Many Republican officials, including Iowa’s top GOP leaders, condemned this weekend’s acts of domestic terrorism and racist hatred. But President Donald Trump–long an inspiration to white nationalists and neo-Nazis–deliberately avoided calling out the instigators in Charlottesville.

Politicians who enthusiastically campaigned for Trump and continue to support him must demand much more.

Continue Reading...

Weekend thread: Best and worst Iowa reactions to Trump's transgender ban

Keeping track of this administration’s scandals would be a full-time job. President Donald Trump has already spent 58 days of his presidency at Trump properties, including 43 days at golf courses. He’s been venting about Attorney General Jeff Sessions, who in his view, should have killed the investigation into possible Russian collusion with Trump campaign officials.

Interior Secretary Ryan Zinke warned Alaska’s senators that Senator Lisa Murkowski’s vote against GOP health care proposals “had put Alaska’s future with the administration in jeopardy.” Richard Painter, former chief ethics lawyer for President George W. Bush, said Zinke should be fired for “threatening to abuse his agency’s statutory mandate to hurt Alaska,” adding that the “Interior Department controls vast parts of our Country and cannot be allowed to use federal lands for an extortion racket.”

Trump’s new communications director Anthony Scaramucci conducted an interview that was beyond parody, trying to lean on New Yorker reporter Ryan Lizza to reveal a source. Reince Priebus finally got dumped as Trump’s chief of staff. Alexandra Petri noted in her excellent commentary, “Priebus was one of the last Adults In The Room, not that it mattered because everyone in the room was doing exactly as they pleased regardless. His function was largely decorative. What is the point of adult supervision if all you do is sit back and watch as the children set everything on fire?”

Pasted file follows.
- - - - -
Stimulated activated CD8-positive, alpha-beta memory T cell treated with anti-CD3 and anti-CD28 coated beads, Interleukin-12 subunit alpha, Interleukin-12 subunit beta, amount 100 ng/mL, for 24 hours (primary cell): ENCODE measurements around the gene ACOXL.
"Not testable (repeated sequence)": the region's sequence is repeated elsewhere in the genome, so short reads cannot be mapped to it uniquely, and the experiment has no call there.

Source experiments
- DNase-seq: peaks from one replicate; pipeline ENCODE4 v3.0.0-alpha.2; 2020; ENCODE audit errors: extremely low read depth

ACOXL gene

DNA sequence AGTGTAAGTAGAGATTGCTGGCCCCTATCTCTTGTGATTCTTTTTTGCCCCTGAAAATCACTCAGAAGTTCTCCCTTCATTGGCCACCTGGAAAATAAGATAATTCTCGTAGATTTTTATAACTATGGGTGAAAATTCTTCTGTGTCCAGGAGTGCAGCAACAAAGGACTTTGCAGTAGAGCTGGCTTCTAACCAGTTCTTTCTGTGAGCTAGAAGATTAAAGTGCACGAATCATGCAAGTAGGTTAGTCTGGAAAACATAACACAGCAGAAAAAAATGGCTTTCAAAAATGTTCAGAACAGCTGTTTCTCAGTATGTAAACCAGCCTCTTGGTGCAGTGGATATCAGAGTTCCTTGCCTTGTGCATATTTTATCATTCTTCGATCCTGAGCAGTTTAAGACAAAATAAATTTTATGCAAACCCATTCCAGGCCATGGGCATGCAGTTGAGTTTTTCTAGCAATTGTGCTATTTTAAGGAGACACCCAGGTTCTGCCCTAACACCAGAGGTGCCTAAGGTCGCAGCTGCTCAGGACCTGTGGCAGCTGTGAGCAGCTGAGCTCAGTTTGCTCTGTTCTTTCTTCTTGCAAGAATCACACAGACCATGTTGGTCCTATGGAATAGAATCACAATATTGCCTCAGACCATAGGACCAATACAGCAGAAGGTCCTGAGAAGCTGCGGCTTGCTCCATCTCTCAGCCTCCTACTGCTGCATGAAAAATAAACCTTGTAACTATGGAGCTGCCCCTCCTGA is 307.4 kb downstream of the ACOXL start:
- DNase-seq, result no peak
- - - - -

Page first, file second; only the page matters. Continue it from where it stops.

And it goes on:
The president politicized a Boy Scouts event, upending eight decades of tradition and prompting the national Boy Scouts leader to apologize. Days later, police chiefs around the country condemned the president’s remarks encouraging officers to be rougher with suspects during arrests.

But of all Trump’s outrages this week, none were more disgraceful than his unprovoked attack on transgender people serving our country in the military. After the jump I’ve compiled some of the best and worst reactions from Iowa political figures.

This is an open thread: all topics welcome.

Continue Reading...

Grassley and Ernst voted three times for higher costs and less insurance coverage

Republican efforts to replace the Affordable Care Act suffered a major setback this week, as the U.S. Senate rejected three repeal bills. It may not be the last “near-death experience” for Obamacare, as Senate Majority Leader Mitch McConnell could bring one of the bills up again. But the Democratic caucus is unmovable on the issue, and it’s not clear what could bring GOP Senators John McCain, Lisa Murkowski, or Susan Collins on board.

Iowa Senators Chuck Grassley and Joni Ernst voted for all three Republican bills, of course, as everyone following this debate had expected. Grassley told reporters earlier this week that he would support any legislation that could get 51 votes in the Senate, leading to conference negotiations with House Republicans. Though Ernst never expressed it in such terms, she too demonstrated that she was willing to vote for anything her leader brought to the floor, regardless of its costs and impact on Iowans.

Let’s take a quick look at what Iowa’s senators promised to stand for on health care policy, compared to what they voted for when the chips were down.

Continue Reading...
View More...